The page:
Sir Tim Hunt, FRS
(born Richard Timothy Hunt; 19 February 1943 in Neston, Cheshire)
is an English biochemist.
Tim Hunt was awarded the 2001 Nobel Prize in Physiology or Medicine with Paul Nurse and Leland H. Hartwell for their discoveries of protein molecules that control the division (duplication) of cells.
When cells with nuclei divide, they divide in phases called G1 (growth), S (synthesis), G2 (growth), and M (mitosis). Nurse, Hartwell and Hunt together discovered two proteins, cyclin and CDK (cyclin dependent kinase), that control the transition from one stage to another. These proteins are called checkpoints, because they check whether the cell has divided properly. If the cell doesn't divide correctly, other proteins will attempt to repair it, and if unsuccessful, they will destroy the cell. If a cell divides incorrectly and survives, it can cause cancer and other serious diseases.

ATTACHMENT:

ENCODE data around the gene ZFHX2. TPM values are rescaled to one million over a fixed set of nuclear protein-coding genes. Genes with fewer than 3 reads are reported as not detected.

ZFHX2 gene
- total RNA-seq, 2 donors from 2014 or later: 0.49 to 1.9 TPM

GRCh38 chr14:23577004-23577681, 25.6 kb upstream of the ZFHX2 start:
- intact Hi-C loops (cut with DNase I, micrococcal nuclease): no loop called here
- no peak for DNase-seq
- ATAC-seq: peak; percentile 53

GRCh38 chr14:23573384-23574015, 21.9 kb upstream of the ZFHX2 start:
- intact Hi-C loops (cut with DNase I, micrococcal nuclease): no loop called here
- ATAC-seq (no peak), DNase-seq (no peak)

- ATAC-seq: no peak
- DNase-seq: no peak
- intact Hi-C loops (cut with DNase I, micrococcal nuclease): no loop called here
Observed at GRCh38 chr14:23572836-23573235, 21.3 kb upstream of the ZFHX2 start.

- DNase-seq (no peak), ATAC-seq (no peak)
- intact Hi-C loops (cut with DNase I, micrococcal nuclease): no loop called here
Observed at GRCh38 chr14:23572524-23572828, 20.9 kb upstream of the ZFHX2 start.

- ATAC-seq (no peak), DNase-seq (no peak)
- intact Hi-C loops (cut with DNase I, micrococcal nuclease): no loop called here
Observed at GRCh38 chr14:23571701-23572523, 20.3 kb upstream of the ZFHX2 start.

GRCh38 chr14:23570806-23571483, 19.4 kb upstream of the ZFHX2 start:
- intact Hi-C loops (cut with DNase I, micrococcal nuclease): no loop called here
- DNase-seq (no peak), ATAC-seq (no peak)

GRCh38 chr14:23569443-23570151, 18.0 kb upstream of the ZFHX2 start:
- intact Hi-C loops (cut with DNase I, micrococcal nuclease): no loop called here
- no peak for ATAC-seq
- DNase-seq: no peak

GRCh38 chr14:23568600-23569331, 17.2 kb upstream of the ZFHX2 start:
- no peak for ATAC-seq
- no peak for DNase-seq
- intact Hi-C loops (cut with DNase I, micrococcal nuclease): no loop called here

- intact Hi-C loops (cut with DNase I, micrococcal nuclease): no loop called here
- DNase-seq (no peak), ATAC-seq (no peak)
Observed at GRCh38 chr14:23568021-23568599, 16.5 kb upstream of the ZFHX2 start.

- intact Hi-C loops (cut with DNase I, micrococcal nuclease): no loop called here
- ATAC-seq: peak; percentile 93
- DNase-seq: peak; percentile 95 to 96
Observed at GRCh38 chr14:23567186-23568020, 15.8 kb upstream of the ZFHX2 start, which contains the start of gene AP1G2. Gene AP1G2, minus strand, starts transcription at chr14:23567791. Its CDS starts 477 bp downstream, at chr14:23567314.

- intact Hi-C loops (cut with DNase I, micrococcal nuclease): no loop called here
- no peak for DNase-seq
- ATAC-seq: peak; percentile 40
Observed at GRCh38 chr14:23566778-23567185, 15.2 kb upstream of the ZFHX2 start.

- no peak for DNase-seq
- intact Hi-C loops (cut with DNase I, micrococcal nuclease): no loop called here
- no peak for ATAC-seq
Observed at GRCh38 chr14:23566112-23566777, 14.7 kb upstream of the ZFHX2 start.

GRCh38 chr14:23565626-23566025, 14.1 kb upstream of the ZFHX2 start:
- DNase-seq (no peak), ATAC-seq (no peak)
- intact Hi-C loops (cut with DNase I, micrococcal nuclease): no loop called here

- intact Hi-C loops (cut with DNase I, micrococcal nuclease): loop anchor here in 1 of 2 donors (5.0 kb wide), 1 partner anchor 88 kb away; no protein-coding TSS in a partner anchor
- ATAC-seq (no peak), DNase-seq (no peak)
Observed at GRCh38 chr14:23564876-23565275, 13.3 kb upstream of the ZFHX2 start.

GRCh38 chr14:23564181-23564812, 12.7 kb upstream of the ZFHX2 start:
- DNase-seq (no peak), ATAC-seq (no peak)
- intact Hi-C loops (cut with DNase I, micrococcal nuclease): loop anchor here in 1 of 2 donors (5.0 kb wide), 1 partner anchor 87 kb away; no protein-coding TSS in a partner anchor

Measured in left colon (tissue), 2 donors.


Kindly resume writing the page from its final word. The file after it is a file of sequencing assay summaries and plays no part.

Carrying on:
Working in sea urchin eggs, Hunt discovered cyclins, proteins that bind to cyclin dependent kinase (CDK) proteins and regulate their activity. Cyclins and CDKs turn other cell cycle proteins on and off by adding or removing phosphate groups.